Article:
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Outsized Spending, Outsized Influence
Super PACs, the newly created groups that can raise and spend unlimited funds in elections, spent over $14.8 million on Illinois federal elections. Nationwide, Super PACs raised 86% of funds from an elite set of ultra-wealthy donors and businesses giving $100,000 or more. Super PACs also received $101,749,662 from business corporations last year. Allowing special interests to fund attack ads on candidates distorts our democracy in an attempt to ensure that our elected officials put industry and out-of-state interests above the common good.
Dark money groups accounted for 31.36% of all outside spending in Illinois House races. These groups do not disclose the source of their funds, hiding critical information from voters about who is behind the advertising and what interests are backing which candidates.
Groups federally registered outside of Illinois accounted for 88.66% of all outside spending in Illinois House races. Out-of-state spenders are likely to put their own priorities ahead of the needs and interests of people from Illinois, thus skewing the relationships that Representatives have with their constituencies.
TOP 5 OUTSIDE SPENDERS IN ILLINOIS HOUSE RACES
1) HOUSE MAJORITY PAC: $3,559,636.01 – Super PAC
2) NOW OR NEVER PAC: $2,789,614.00 – Super PAC
3) US CHAMBER OF COMMERCE : $2,640,066.00 – Dark Money Group
4) FREEDOMWORKS FOR AMERICA: $2,397,149.29 – Super PAC
5) CROSSROADS GRASSROOTS POLICY STRATEGIES: $1,959,197.40 – Dark Money Group
TOP 5 OUTSIDE SPENDERS NATIONWIDE IN HOUSE AND SENATE RACES
1) CROSSROADS GRASSROOTS POLICY STRATEGIES: $48,440,338.67 – Dark Money Group
2) MAJORITY PAC: $37,865,453.41 – Super PAC
3) US CHAMBER OF COMMERCE : $32,676,075.00 – Dark Money Group
4) HOUSE MAJORITY PAC: $30,686,449.27 – Super PAC
5) FREEDOMWORKS FOR AMERICA: $19,045,274.64 – Super PAC
The authors thank Demos and the Sunlight Foundation, who graciously provided data for this analysis. The Sunlight Foundation provided Demos/US PIRG with Federal Election Commission (FEC) data regarding Independent Expenditures and Electioneering Communications. Demos/US PIRG then identified the IRS designation for each spending committee. PFAW Foundation/US PIRG took that data and identified the state in which each spending committee was federally registered. PFAW Foundation/US PIRG then removed all presidential expenditures and all party committee expenditures, and analyzed the data to identify the conclusions made above.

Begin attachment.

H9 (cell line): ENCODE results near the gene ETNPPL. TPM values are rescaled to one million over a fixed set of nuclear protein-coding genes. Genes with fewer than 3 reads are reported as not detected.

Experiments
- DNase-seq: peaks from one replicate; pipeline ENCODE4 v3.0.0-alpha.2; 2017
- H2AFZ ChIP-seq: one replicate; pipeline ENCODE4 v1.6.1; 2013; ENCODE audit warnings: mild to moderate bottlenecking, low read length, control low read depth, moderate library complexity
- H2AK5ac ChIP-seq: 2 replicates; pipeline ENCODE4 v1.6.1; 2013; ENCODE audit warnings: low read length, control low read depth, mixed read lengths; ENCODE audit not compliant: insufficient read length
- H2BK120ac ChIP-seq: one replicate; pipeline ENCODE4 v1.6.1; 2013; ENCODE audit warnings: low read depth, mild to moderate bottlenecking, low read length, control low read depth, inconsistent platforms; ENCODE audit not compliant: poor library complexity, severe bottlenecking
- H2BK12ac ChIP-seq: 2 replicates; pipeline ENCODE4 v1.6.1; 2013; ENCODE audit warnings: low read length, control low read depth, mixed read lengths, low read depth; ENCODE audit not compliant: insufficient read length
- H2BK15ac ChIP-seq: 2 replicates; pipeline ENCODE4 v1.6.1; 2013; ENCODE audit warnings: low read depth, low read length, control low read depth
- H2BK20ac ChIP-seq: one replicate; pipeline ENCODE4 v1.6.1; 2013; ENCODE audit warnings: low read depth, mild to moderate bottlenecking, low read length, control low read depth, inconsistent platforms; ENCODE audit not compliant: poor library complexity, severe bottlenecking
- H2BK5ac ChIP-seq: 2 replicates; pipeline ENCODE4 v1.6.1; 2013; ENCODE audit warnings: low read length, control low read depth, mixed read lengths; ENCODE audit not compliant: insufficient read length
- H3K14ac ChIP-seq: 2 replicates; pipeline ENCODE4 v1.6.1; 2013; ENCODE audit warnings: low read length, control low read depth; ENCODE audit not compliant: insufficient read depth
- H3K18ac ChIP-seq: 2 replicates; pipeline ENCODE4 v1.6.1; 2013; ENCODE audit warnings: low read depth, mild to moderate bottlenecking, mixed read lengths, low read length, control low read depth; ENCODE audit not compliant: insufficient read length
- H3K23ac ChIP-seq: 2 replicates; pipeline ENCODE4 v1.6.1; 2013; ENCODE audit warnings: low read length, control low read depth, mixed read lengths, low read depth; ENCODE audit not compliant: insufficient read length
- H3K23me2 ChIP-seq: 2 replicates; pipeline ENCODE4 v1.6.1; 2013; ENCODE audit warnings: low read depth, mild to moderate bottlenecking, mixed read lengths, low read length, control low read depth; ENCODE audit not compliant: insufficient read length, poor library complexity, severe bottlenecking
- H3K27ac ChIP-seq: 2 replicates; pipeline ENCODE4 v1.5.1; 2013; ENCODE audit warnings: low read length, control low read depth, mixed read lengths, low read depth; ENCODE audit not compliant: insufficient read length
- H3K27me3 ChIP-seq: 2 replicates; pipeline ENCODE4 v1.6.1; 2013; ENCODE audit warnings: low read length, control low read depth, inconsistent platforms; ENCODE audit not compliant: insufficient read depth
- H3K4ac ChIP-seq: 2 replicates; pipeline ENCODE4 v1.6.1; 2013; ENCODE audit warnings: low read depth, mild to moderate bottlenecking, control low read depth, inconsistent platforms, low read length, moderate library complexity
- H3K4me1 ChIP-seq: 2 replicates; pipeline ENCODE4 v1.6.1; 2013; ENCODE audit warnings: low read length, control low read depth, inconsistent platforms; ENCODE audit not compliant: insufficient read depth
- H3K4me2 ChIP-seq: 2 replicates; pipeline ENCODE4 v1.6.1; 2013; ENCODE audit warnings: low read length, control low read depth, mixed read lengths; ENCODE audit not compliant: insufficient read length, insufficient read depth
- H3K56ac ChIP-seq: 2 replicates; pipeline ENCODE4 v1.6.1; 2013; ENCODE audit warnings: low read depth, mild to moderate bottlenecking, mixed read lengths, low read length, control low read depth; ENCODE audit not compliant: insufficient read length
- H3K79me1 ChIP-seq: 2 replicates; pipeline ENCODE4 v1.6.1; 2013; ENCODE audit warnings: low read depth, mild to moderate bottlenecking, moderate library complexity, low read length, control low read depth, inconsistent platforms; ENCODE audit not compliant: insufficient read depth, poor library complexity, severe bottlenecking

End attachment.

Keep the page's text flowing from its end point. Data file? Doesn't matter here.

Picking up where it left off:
We consider 501(c)(4) and 501(c)(6) expenditures secret because, due to legal loopholes, these organizations are not required in practice to disclose their donors to the public. Electorally driven issue advocacy that fell outside of the FEC reporting window – 60 days prior to a general election or 30 days prior to a primary election for federal office – was not tracked by any public agency in the 2012 elections. This reporting gap prevents the public from knowing the full extent of outside spending on elections. We can assume, from what little information we have acquired from private entities that do track this information, that outside spending, particularly outside spending from secret sources, is substantially underestimated in this and in any other election spending analysis. For more information on this subject, please read Demos/US PIRG report, “Million Dollar Megaphones.”
501(c)(4) – Non-profit social welfare organizations (not required to disclose most donors)
501(c)(5) Union – Labor, agricultural, or horticultural organizations (required to disclose most donors)
501(c)(6) – Trade associations (not required to disclose most donors)
527 – An entity that exists primarily for the purpose influencing or attempting to influence the selection, nomination, election or appointment of any person to federal, state or local public office (required to disclose donors)
Super PAC – An independent expenditure-only organization that is not subject to contribution limits (required to disclose donors)
Other – All other entities
Outside spending refers to spending by groups independent of campaigns or political parties. These outside groups are legally prohibited from coordinating with campaigns. Citizens United v. FEC and subsequent cases that relied on its holdings led to increases in outside spending in elections by removing a number of restrictions and/or prohibitions on corporate and union political activity.
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